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Automatic classification of breast tissue based on texture features in digital breast X-ray images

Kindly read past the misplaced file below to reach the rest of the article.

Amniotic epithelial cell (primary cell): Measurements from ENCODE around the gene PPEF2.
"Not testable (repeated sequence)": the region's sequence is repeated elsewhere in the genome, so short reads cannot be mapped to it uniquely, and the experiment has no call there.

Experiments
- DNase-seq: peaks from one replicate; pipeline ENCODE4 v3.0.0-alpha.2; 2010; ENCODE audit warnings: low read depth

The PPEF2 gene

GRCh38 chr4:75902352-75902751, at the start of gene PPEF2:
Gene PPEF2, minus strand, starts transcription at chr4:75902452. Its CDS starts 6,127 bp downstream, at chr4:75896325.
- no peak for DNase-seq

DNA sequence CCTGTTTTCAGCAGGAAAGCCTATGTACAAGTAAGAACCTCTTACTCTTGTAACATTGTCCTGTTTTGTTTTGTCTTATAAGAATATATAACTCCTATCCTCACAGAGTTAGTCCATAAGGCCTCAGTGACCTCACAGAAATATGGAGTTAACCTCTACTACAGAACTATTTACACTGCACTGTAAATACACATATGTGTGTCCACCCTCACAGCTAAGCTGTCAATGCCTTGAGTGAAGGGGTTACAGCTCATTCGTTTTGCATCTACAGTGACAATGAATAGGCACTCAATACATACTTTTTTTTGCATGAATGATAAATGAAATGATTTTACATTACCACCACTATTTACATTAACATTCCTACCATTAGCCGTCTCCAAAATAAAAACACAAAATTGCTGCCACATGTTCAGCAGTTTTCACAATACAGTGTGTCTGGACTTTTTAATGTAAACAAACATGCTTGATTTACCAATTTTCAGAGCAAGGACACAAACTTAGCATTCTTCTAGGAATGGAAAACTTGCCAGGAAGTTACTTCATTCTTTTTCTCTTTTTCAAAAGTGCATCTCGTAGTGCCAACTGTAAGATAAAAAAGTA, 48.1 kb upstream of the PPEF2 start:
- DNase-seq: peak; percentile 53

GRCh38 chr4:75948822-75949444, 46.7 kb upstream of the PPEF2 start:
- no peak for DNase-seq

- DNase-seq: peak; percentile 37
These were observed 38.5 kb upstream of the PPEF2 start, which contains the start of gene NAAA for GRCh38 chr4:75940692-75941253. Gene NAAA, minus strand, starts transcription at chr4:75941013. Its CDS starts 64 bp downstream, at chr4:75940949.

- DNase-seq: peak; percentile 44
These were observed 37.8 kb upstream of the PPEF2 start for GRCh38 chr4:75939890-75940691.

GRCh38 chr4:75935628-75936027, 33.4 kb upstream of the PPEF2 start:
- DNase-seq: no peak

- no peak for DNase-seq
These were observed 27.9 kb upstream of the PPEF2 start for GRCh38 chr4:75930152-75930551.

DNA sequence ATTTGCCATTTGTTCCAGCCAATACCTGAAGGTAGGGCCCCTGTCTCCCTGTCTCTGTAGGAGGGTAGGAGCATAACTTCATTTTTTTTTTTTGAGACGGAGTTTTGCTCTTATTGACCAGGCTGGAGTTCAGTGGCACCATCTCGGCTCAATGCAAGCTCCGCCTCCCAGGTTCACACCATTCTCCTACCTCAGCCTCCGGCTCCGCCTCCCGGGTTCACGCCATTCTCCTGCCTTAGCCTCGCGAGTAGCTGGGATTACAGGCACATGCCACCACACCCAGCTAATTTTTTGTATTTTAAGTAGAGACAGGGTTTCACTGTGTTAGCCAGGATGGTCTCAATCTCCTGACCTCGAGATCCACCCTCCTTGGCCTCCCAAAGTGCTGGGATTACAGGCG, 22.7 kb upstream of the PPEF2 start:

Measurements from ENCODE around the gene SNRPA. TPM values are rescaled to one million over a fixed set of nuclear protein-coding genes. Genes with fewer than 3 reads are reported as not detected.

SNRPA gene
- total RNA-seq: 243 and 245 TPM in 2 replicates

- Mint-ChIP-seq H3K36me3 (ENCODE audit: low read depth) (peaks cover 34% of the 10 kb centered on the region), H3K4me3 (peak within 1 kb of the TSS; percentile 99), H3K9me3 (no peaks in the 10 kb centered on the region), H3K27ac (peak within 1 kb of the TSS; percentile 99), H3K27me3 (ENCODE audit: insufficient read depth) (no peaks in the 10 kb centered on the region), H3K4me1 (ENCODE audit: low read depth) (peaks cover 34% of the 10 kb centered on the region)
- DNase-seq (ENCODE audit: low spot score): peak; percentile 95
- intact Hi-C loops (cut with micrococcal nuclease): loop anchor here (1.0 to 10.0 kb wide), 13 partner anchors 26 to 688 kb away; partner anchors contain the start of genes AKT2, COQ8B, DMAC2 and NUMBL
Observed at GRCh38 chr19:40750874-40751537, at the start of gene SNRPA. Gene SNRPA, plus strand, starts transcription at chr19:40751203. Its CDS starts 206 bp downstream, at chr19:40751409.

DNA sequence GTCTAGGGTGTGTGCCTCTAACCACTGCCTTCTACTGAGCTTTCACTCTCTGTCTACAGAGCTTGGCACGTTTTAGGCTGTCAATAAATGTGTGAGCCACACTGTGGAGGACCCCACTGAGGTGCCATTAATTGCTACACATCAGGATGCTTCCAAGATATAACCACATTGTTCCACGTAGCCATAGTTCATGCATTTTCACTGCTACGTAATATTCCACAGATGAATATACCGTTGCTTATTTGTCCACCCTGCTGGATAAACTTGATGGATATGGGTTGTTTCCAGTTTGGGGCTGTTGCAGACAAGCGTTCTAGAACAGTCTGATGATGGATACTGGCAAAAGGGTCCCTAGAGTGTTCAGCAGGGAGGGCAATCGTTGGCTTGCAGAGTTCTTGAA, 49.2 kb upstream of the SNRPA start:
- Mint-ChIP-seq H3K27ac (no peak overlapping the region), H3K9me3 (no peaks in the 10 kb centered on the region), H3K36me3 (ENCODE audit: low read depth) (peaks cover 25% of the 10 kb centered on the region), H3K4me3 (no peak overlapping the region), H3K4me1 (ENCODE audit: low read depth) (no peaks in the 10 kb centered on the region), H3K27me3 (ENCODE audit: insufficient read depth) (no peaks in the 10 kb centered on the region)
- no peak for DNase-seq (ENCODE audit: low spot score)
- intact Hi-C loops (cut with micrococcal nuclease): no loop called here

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  • Save American Journal of Biomedical En gineer in g 2013, 3(3): 70-76 DOI: 10.5923/j.ajbe.20130303.04 Texture Feature-based Automatic Breast Tissue Classification in Digitized Mammograms Mohamme d J. Islam1,*, Amir Me hrabi2, Majid Ahmadi2 1Department of Computer Science and Engineering, Shahjalal University of Science and Technology, Sylhet, Bangladesh 2Dep artment of Electrical and Comp uter Engineer in g, University of Windsor, Windsor, ON, Canada Abstract Co mputer-aided diagnostic (CAD) systems play a crucial role in facilitating the detection of mammographic abnormalities (e.g. microcalcificat ions and masses) for radio logists. However, it has been shown that the sensitivity of these systems decreases significantly as the density of the breast tissue is increased. In addition, breast tissue density is widely accepted as an important risk factor in development of b reast cancer. Automatic breast tissue classificat ion will assist the CAD system to detect the breast cancer very efficiently and quickly. In this paper, we proposed an automatic breast tissue classification method based on textural analysis of ma mmographic images. The proposed method consists of three steps: 1) segmentation of the mammogram into breast region by x-ray labelling and pectoral muscle removal; 2) extraction of textural features based on intensity histogram; 3) use of two different classification methods (a proposed nearest neighbour majority selection and k-nearest neighbour classifier) in determin ing the tissue types based on the mini-MIAS classification protocol. The evaluation was done on 120 randomly selected images while using 30 images as training data. An overall correct classification rate of 71% was achieved using only six textural features that is very much promising in the direction of automatic breast cancer diagnosis and detection compare to other existing methods. Keywords Mammograms, Statistical Texture Features, K-Nearest Neighbour Classifier 1. Introduction Breast cancer is a major g lobal health issue specifically in western or developed countries. In the European Union and the United States, it is the leading cause of death for wo men in their 40s[1]. In Canada, it is the most common cancer among wo men and it has been estimated that 1 in every 9 wo men will develop breast cancer during her lifetime[2]. However, as the breast cancer occurrence rates have increased over the years, breast cancer mo rtality has declined among wo men of all ages. This positive trend in mortality reduction may be associated with improvements made in breast cancer treatment and the broad adoption of screening mammography. However, there still remains significant room for improvements to be made, specifically in screening programs since they are predominantly based on the ability of expert radio logists in detecting abnormalit ies. It is well known that expert rad iologists can miss the detection of a significant proportion of abnormalities in addition to having high rates of false positives (a large number of abnormalities that are detected, turn out to be benign after biopsy)[1]. Co mputer-aided diagnostic (CAD) systems are aimed at facilitating the evaluation of mammographic images for radiologists. Co mmercial and research mammographic CAD systems prima rily focus on the detection and classification of abnormalities (e.g. microcalcifications, masses and distortions)[1]. However, recent studies have shown that the sensitivity (correct ly identified positives) of these CAD systems in detecting mammographic abnormalities is significantly decreased as the density of the breast tissues increases, while the specificity (correct ly identified negatives) of the systems remains relatively constant[1]. In addition, there is a strong positive correlation between breast tissue density in mammograms and the risk of developing breast cancer. Examp le of mammograms, covering the three breast tissue types based on Mammographic Image Analysis Society (MIAS) classification is shown in Fig. 1. * Corresponding author: (Mohammed J. Islam) Published online at Copyright © 2013 Scientific & Academic Publishing. All Rights Reserved Figure 1. Mammogram’s tissue density classification by MIAS (a) Fatty (b) Fatty-glandular (c) Dense-glandular American Journal of Biomedical Engineer ing 2013, 3(3): 70-76 71 According to this classification scheme, the breast tissues can be classified as one of three distinct types: Fatty, Fatty-glandular and Dense-glandular. Another widely adopted classification protocol is the Breast Imaging and Reporting Data System (BIRA DS) provided by the American College of Radio logists (ACR)[3]. An automatic classificat ion of breast tissue will not only be beneficial in decid ing the breast density, but it can be used to establish an optimal strategy to follo w. For instance, instead of designing a general CAD system which has varying sensitivity depending on the breast tissue density, the system can be programmed to follow specific guidelines that are different for each tissue type. In this case, the automated tissue classifier can be imp lemented as the first component in a mo re co mp lex CAD abnormality detection system. The overall effect will be to reduce the sensitivity variation that may exist in the current system. Another application of tissue classification can be in mammog raphic risk assessment based on tissue density, which is completely distinct fro m the detection and classification of mammographic abnormalities[1]. It is worthwhile to note that other terms which are co mmonly used in broader literature for breast tissue density and dense tissue are: parenchymal patterns, fibroglandular disk, and parenchymal d ens ity . In this paper we explore a simple classificat ion method based on statistical texture features extracted fro m pectoral muscle-suppressed mammograms. The init ial step involves segmentation of the mammogram into breast region by removing the x-ray labelling and suppressing the pectoral muscle. The second step consists of textural feature extraction fro m the segmented images. In the final step, two different methods are applied for the classification of mammograms. The images used for experimentation were obtained from the public mini-MIAS database. One hundred and fifty images were rando mly selected in total. Th irty images were used as training data for the classifiers and the rest as testing data. 2. Literature Review Breast density classification started with the work of J. N. Wolfe[4], who illustrated the relationship between mammographic parenchymal pattern and the risk of breast cancer development. Boyd et. al.[5] was also able to show a similar correlat ion between the relative area of dense tissue and breast cancer risk. Since the realizat ion of these relationships, automated parenchymal pattern c lassifications have been explored many indiv iduals. All the developed methods are primarily based on extract ing features fro m the breast, which can be related to texture or just gray-level informat ion[6]. One of the main differences between these approaches is the segmented region used for extracting informat ion[1]. A few existing methods are described briefly in the following paragraphs and illustrated in Fig. 2. Figure 2. [6] Methods of segmenting a (a) mammogram for feature extraction: (b) whole breast area (c) based on distance between pixels and skin line (d) based on fuzzy C-means clustering (e) based on fractal analysis (f) based on statistical approach Figure 3. Flowchart of the breast tissue classification of a sample mammogram 72 M ohammed J. Islam et al.: Texture Feature-based Automatic Breast Tissue Classification in Digitized M ammograms The approach proposed by Bovis and Singh[7], in segmentation of breast tissues is considering the breast region as a whole. Th is method considers the whole breast area as a single texture (ho mogeneous), which in many cases is hard to justify[1]. Another method of segmentation, which was used by Karssemeijer[8] and subsequently Blot and Zwiggelar[9], is d ividing the b reast into different regions according to the distance between pixels and the skin line. The main idea fo r such approach is the assumption that a strong correlation exists between tissue thickness and distance to the skin line[6]. A few other approaches are segmentation using fuzzy C-means, fractal analysis and statistical analysis. Oliver et. al.[1] applies gray-level information in co mbination with fuzzy C-mean clustering approach to group pixels with similar t issue appearance into two separate categories: fatty or dense. Raba et. al.[10] d ivides the breast into regions with uniform properties of tissue using a fractal scheme. The statistical analysis method uses the fisherfaces[11] approach to segment the breast into two regions, fatty and dense[6]. Once the segmentation of the mammographic image is completed, the next step usually involves extracting a set of morphological and textural features fro m the segmented region. Generally speaking, texture feature extraction methods can be classified into three categories: statistical, structural and spectral[12]. Statistical approaches are concerned with the spatial distribution of gray levels in the image while in structural analysis, "te xture primitive" (basic element of texture), is used to form mo re co mplex textu re pattern by grammar ru les which specify the generation of such pattern[12]. H. S. Sheshadri and A. Kandaswamy[12] apply the six image descriptors, based on intensity histogram, mentioned by Gonzalez[13] on region o f interest (ROI) in mammograms to extract statistical data. Bovis and Singh[7] extract a co mbination of features fro m their segmented images which include: 15 textural features based on gray-level co-occurrence mat rices proposed by R. M. Haralick et. al.[14]; calculat ion of spectral energy by analyzing the power spectrum in frequency domain; extraction of texture energy by convolving the images with Law's texture masks; four features characterizing the distribution of wavelet coefficients after application of DWT; statistical features based on intensity histograms similar to the ones mentioned by Gonzalez[13]. Oliver et. al.[1] also used a combination of morphological and textural features, similar to the ones mentioned above, on the two clusters of tissues (fatty and dense). After segmentation and feature ext raction the final step is the classification. Since in most cases it is difficult to define a mathemat ical model for the classification of images, a classifier must be used. This step usually involves comparing the samp le images with the t rain ing images using certain number of optimu m features to reduce computational cost. A number of diffe rent methods exist for classification of data such as: k-nearest neighbors (kNN), decision tree classifier, co mbined Bayesian classifier and artificial neural networks (ANN). Bovis and Singh[7] used artificial neural networks for classificat ion wh ile Oliver et. al.[1] used three different methods: kNN, decision tree classifier and Bayesian classifier. A summary of the steps involved in tissue density classification is illustrated in the flow chart in Fig. 3. 3. Proposed Methodology 3.1. Segmentati on The segmentation method used for feature extraction in this paper is similar to the one applied by Bovis and Singh[7], where the whole b reast region is isolated fro m the background. Our segmentation process involves only two steps: removal x-ray labelling and pectoral muscle. Once the previous two steps were completed, median filtering was applied to re move additional noise for further smoothing the image. The x-ray labelling removal and pectoral muscle suppression on a sample mammog raphic image is illustrated in Figure 4. Figure 4. (a) sample mammogram (b) x-ray labeling removal (c) pectoral muscle removal American Journal of Biomedical Engineer ing 2013, 3(3): 70-76 73 3.2. Feature Extraction The set of features used for analysis of the segmented mammographic images consist of: six statistical features of intensity histogram ment ioned by Gon zalez[13] and used by H. S. Sheshadri and A. Kandaswamy[12]. It should be noted that when extracting the six primary features fro m the image, the black pixels (zero intensity) were discarded and only non-black pixels were considered. Similarly, when extracting features fro m the gray-level co-occurrence matrix, the first row and colu mn of the matrix, wh ich represent neighbouring black pixels, were not considered. 3.3. Classification The classification of the mammograms was performed and compared using a simp le p roposed nearest neighbour majority selection we call it democratic selection and k-Nearest Neighbour (kNN) classifier. a) Nearest Neighbour Majority Selection- Democratic Selection Thirty mammograms, which included ten images of each tissue type namely fatty (F), fatty glandular (G), and dense glandular (D), were chosen as training images. The features were calculated for each image after segmentation. The mean value of features was determined for all images in each tissue class (i.e. mean feature values of D, F, G). Tab le 1 illustrates the mean values of the six primary features for the three tissue classes based on thirty training images. It is evident fro m the mean values that a mathemat ical model cannot be formulated to distinguish the three classes (especially D and G) based on the features. Hence, there is a need for a classification scheme to determine the tissue type based on closest feature match. In nearest neighbour majority selection, the features are calculated for a sample image and compared with the mean values of training images. The distance of each sample feature (e.g. s moothness) from the three corresponding training features of classes D, F and G is calculated and shown in Table 1. A t issue class type (D, F or G) is assigned for every feature based on the min imu m d istance. After co mparison of sample and training features, a matrix of tissue types (which has the same nu mber of elements as the number of features) is derived. In the final step, the mode of this matrix is selected to determine the tissue type of the sample image. The following example clarifies the nearest neighbour majority selection method. We consider a sample image and calculate the six primary statistics after segmentation. Subsequently, we subtract the values from the training data. The result is depicted in Table 1. After obtaining the distances between the sample and training features, we select the minimu m distance for each feature and assign the specific tissue class. It can be seen that the majority of features are classified as fatty (F). Hence, we select F as the tissue type for the sample image. Table 1. Mean value, difference between sample and training values and 3 tissue types classification based on six primary features, considering ten images in each class Tissue Class Mean Std. De viation Smoothness 3rd Moment Unifo rmi ty En tro py D 126.58094 55.98437 0.046661 -1.4712 0.007275 7.385274 F 123.001684 44.39633 0.029673 -1.45332 0.013007 6.860905 G 122.089155 52.28533 0.040664 -1.39273 0.008098 7.291975 Sam ple |Sample - D| |Sample - F| |Sample - G| 136.658405 10.0774655 13.6567212 14.5692505 41.72543 14.25894 2.670905 10.5599 0.026076 0.020584 0.003597 0.014588 -1.857 0.385799 0.403681 0.46427 0.020084 0.012809 0.007077 0.011986 6.399744 0.985531 0.461161 0.892232 Min. Distance Class 10.0774655 D 2.670905 F 0.003597 F 0.385799 D 0.007077 F 0.461161 F b) K- Nearest Neighbour (kNN) In order to classify the tissue type of a sample image we first calculate the specific features for the segmented region of the image. The sample image will also represent a point in the n-dimensional space. The next step is to find the Euclidean distance between the sample point and the thirty training images using the following equation: d (s= ,t ) 1 ∑ ( f1−s − f1−t )2 + ( f2−s − f2−t )2 + + ( fn−s − fn−t= )2   n ( fi−s − fi −t )2   2  i =1  In this equation, s represents the sample image while t corresponds to one of the training images. Each feature of the samp le and training image are represented by fi−s and fi−t respectively. When all the distances are calculated, we sort them in ascending order and s elect the firs t k distances. Thes e corres pond to 74 M ohammed J. Islam et al.: Texture Feature-based Automatic Breast Tissue Classification in Digitized M ammograms the k training images that are closest to the sample image in the n-dimensional space. The final step in the process is to determine the tissue type of the k nearest neighbours and select the one that occurs most frequently. Table 2. Six primary features for a sample and training image along with the squared difference of features Mean Std. De v. Smoothness 3rd Moment Uniformity Entropy ( ) Sample fs 136.658405 41.72543 0.026076 -1.857 0.020084 6.399744 ( ) Training ft 128.550811 42.43350 0.026945 -1.586086 0.011475 6.885059 (fs − ft )2 65.73308 0.50136 0.0000008 0.07339 0.000074 0.23553 ( ) fs − ft 2 -Normalized 0.693175 0.008317 0.005909 0.158470 4.554426 1.81306 Table 2 illustrates the six primary features for a sample and training image along with the squared difference of the statistics. It is evident that in this case the difference between the mean values is going to be the dominant factor in the overall Euclidean distance. In order to ensure the features have the same level of significance in the Euclidean distance, two measures can be taken. 1. The first measure is to normalize the training features to zero mean and unit variance. Th is is done by finding the mean and standard deviation of each feature using the thirty training data. We then subtract the mean of each feature fro m all the corresponding training features and divide the results by the standard deviation of that particular feature. The result of normalizat ion is illustrated in Table 2 by considering the same sample and training images. By comparing the results in Tab le 4, it is apparent that although the effect o f mean in the overall distance is reduced, the importance of other features (such as uniformity) is increased. This indicates that features which have a lo wer variance are given mo re emphasis in the distance equation. Consequently, there is a need for selecting optimu m features that maximize the accuracy of the classification rather than including all features in the distance equation. 2. The second measure that can be taken to vary the significance of each feature in the Euclidean distance is to assign weights to each feature. Assigning weights to the features is highly dependent on trial and error. Hence, it requires algorith ms that have high computational costs. Classifiers such as an artificial neural network can be used for such instances to determine the optimu m weight and significance of each feature. In this paper the normalization was applied to achieve faster computation time. 4. Results and Analysis To classify the images the nearest neighbour (NN) majority selection and k-nearest neighbour (kNN) classifier was applied using the six primary features. To determine the best k for kNN classifier, odd values of k were chosen fro m 3 to 15. It is important to note that in this initial step, the features were not normalized when applying the kNN classifier. Fig. 5 d isplays the accuracy rate of kNN classifier for the different values of k. It is evident that the best choice of k in this case is 7 for unnormalized case. The computational time for classifying all 120 sample images is approximately equal for different values of k varying between 4.17 and 4.3 seconds. The accuracy rate obtained from the nearest neighbour majority selection was 71% with a co mputation time of 4.32 seconds. The computational time in this case is similar to kNN with the exception that no Euclidean distance is required. The accuracy obtained in kNN classifier is 64% without normalizing the features with co mputational time 4.20 sec. Co mparing the two methods of classification indicates that nearest neighbour results in higher sensitivity rate than kNN with appro ximately equal co mputational time. The disparity between the accuracy of kNN and nearest neighbour suggests a problem inherent in the Euclidean d is tan ce. As discussed earlier, each feature does not contribute equally to the overall distance and there is a need to reduce the significance of features with larger magnitudes. Therefore, the features are normalized to zero mean and unit variance. Fig. 5 illustrates the accuracy of kNN classifier for diffe rent values of k when the features are norma lized. In this case k=13 is the best choice since it results in an accuracy of 70%.A few observations were made in this initial stage of experiments and can be used as reference in further development stages. The first observation was that when normalized features are used in kNN classifier, larger values of k should be selected to obtain higher accuracy. The second observation was the accuracy and computational time of three applied methods (NN, kNN with unnormalized features, and kNN with normalized features). A summary of highest accuracies achieved at this stage along with their respective computational time is shown in Table 3. American Journal of Biomedical Engineer ing 2013, 3(3): 70-76 75 Figure 5. Sensitivity of kNN classifier for different k values (normalized, 6 primary features) Table 3. Summary of accuracies achieved Meth o d NN (propose dme thod) kNN (k=7) Not Normalized kNN (k=13) Normalized Accuracy (%) Time (se conds) 71 4.32 64 4.20 70 4.44 5. Conclusions In this paper the highest correct classification rate 71% was achieved using six texture features using the proposed nearest neighbour with majority selection. The overall results are comparable to some of the existing methods such as the 71% accuracy ach ieved by Bovis and Singh[7]. However, it should be noted that most methods available in literature consider four tissue classes (according to the BIRA DS classification scheme) rather than three. This could affect the correct classification rates achieved in this paper since in general mo re features are required to distinguish between larger nu mbers of classes. However, the nu mber of extracted features and the classification methods used in literature are much mo re costly in terms of co mputations than the method proposed method in this paper. [2] Breast Cancer Society of Canada, M ar. 2010, ht tp :// enu.p hp ?list=570&p age=44 [3] American College of Radiology, Illustrated Breast Imaging Reporting and Data System BIRADS, 3rd ed. Philadelphia, PA: Amer. College of Radiology, 1998. [4] J. N.Wolfe, "Risk for breast cancer development determined by mammographic parenchymal pattern," Cancer, vol. 37, pp. 2486-2492, 1976. [5] N. F. Boyd et. al., "Quantitative classification of mammographic densities and breast cancer risk: Results from the Canadian national breast screening study," J. Nat. Cancer Inst., vol. 87, pp. 670-675, 1995. [6] A. Oliver, J. Freixenet, R. M arti, and R. Zwiggelaar, "A comparison of breast tissue classification techniques," Lect. Notes Comput. Sci., vol. 4191, pp. 872-879, 2006. [7] K. Bovis and S. Singh, "Classification of mammographic breast density using a combined classifier paradigm," in Proc. M ed. Image Understanding Anal. Conf., 2002, pp. 177-180. [8] N. Karssemeijer, "Automated classification of parenchymal patterns in mammograms," Phys. M ed. Biol., vol. 43, pp. 365-378, 1998. [9] L. Blot and R. Zwiggelaar, "Background texture extraction for the classification of mammographic parenchymal patterns," in Proc. M ed. Image Understanding Anal. Conf., pp. 145-148, 2001. [10] D. Raba, J. M arti, R. M arti, M .Peracaula, "Breast mammography asymmetry estimation based on fractal and texture analysis," in Proc. Computed Aided Radiology and Surgery, Berlin, Germany, 2005. REFERENCES [1] A. Oliver, "A Novel breast tissue density classification methodology," Information Technology in Biomedicine, IEEE Trans. on , vol.12, no.1, pp.55-65, 2008. [11] Peter N. Belhumeur, João P. Hespanha, David J. Kriegman, "Eigenfaces vs. Fisherfaces: Recognition Using Class Specific Linear Projection," IEEE Transactions on Pattern Analysis and M achine Intelligence, vol. 19, no. 7, pp. 711-720, July 1997. 76 M ohammed J. Islam et al.: Texture Feature-based Automatic Breast Tissue Classification in Digitized M ammograms [12] Holalu Seenappa Sheshadri and Arumugam Kandaswamy, "Breast Tissue Classification Using Statistical Feature Extraction Of M ammograms," M edical Imaging and Information Sciences, Vol. 23 No. 3, 105-107, 2006. [14] R. M . Haralick et. al., "`Textural features for image classification," IEEE Trans. Syst.,M an, Cybern., vol. SM C-3, no. 6, pp. 610-621, Nov. 1973. [13] R. C. Gonzalez et. al.,"Digital Image processing," Pearson publication, 2005.